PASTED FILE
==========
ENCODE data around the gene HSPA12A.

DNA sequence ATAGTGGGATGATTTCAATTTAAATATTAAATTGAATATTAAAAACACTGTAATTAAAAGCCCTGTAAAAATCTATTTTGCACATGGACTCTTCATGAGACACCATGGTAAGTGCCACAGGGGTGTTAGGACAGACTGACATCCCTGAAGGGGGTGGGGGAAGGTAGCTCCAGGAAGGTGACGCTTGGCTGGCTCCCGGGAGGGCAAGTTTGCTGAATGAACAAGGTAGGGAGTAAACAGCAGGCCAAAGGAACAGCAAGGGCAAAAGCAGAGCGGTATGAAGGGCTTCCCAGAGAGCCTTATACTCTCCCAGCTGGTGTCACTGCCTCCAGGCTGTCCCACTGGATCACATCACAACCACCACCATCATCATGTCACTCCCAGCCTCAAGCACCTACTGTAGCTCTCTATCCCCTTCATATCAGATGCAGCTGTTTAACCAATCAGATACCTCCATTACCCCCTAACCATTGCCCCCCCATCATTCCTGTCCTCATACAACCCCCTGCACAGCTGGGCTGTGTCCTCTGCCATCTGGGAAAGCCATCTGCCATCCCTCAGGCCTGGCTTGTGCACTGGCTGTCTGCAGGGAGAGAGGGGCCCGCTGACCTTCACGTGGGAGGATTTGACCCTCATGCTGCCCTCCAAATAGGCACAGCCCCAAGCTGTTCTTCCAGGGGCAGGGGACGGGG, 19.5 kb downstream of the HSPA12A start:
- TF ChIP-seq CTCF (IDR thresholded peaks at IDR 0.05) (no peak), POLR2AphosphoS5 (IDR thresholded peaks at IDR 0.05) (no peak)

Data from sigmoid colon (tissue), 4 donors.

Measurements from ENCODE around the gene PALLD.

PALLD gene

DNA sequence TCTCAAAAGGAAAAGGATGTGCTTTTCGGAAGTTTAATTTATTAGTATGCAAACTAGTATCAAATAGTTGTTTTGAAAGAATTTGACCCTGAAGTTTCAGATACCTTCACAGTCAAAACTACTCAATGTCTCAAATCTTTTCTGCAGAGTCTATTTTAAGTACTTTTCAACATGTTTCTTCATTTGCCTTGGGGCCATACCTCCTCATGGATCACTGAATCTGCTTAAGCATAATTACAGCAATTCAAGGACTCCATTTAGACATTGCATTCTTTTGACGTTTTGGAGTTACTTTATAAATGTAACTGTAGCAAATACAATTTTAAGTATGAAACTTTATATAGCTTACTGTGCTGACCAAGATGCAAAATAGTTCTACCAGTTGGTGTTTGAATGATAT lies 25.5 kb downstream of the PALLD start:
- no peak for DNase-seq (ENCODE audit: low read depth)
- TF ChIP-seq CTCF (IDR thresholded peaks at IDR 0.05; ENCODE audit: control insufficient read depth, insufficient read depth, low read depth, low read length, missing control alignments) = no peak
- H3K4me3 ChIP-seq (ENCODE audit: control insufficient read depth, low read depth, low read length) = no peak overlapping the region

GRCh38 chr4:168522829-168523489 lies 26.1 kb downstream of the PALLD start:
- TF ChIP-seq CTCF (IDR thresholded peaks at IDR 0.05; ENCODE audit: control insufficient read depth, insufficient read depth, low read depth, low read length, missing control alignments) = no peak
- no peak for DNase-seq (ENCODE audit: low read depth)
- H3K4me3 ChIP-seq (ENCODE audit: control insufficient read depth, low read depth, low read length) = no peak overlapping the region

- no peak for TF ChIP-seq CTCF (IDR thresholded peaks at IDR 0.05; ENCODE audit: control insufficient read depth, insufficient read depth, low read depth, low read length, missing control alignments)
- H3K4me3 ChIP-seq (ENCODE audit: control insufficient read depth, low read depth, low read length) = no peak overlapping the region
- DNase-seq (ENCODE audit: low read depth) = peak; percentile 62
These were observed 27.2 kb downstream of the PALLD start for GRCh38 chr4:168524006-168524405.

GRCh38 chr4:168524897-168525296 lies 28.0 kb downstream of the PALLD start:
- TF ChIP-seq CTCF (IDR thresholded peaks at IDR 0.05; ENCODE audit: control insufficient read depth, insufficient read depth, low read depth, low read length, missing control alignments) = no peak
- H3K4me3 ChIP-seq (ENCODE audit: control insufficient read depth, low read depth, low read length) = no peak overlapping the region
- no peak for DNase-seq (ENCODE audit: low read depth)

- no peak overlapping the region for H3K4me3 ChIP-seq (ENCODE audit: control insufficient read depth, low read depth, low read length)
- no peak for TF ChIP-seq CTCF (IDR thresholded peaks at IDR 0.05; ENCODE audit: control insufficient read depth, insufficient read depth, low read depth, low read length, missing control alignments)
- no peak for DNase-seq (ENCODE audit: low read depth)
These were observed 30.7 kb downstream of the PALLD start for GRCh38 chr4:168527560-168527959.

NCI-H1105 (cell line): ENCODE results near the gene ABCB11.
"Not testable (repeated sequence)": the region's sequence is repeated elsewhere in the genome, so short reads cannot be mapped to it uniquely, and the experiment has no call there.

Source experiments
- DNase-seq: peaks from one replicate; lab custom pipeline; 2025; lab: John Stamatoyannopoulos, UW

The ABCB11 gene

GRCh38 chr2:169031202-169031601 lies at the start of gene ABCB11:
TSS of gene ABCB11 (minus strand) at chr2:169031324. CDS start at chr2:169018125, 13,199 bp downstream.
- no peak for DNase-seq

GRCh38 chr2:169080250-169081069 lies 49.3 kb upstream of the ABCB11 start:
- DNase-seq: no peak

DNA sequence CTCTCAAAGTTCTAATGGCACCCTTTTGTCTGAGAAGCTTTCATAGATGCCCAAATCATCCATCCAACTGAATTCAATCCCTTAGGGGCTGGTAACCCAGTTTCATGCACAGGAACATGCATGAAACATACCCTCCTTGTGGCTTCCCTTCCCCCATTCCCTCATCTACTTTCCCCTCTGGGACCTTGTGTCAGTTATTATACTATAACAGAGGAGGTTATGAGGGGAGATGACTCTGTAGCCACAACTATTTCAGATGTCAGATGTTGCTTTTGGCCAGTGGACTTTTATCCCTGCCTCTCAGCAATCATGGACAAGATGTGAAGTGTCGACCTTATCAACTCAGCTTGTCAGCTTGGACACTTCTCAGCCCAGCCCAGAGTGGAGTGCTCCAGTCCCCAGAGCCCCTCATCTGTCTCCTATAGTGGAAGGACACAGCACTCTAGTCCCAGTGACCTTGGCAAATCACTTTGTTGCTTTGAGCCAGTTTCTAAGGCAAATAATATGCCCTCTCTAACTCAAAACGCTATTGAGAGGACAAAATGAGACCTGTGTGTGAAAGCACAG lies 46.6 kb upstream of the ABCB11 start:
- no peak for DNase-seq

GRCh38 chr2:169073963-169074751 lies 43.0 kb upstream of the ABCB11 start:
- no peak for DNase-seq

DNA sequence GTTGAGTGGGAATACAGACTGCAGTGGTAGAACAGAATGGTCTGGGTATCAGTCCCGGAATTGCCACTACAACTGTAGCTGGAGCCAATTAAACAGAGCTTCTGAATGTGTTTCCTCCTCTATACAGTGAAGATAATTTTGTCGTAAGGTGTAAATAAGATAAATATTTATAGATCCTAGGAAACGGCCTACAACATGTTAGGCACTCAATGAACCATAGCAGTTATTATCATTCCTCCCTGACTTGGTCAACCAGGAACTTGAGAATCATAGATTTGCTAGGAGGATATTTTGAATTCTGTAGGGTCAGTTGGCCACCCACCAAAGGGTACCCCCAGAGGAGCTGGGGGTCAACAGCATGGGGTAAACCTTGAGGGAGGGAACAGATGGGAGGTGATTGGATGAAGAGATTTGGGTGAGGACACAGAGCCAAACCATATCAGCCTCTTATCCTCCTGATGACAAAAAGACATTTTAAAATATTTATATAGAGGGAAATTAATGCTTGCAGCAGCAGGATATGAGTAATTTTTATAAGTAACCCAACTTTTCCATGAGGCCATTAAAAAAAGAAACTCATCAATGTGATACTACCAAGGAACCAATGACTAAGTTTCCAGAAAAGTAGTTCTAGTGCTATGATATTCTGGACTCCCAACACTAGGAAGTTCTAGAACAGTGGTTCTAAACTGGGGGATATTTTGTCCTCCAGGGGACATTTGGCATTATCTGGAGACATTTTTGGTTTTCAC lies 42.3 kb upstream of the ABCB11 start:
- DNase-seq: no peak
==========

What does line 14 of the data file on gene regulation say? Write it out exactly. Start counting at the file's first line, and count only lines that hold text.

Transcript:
- H3K4me3 ChIP-seq (ENCODE audit: control insufficient read depth, low read depth, low read length) = no peak overlapping the region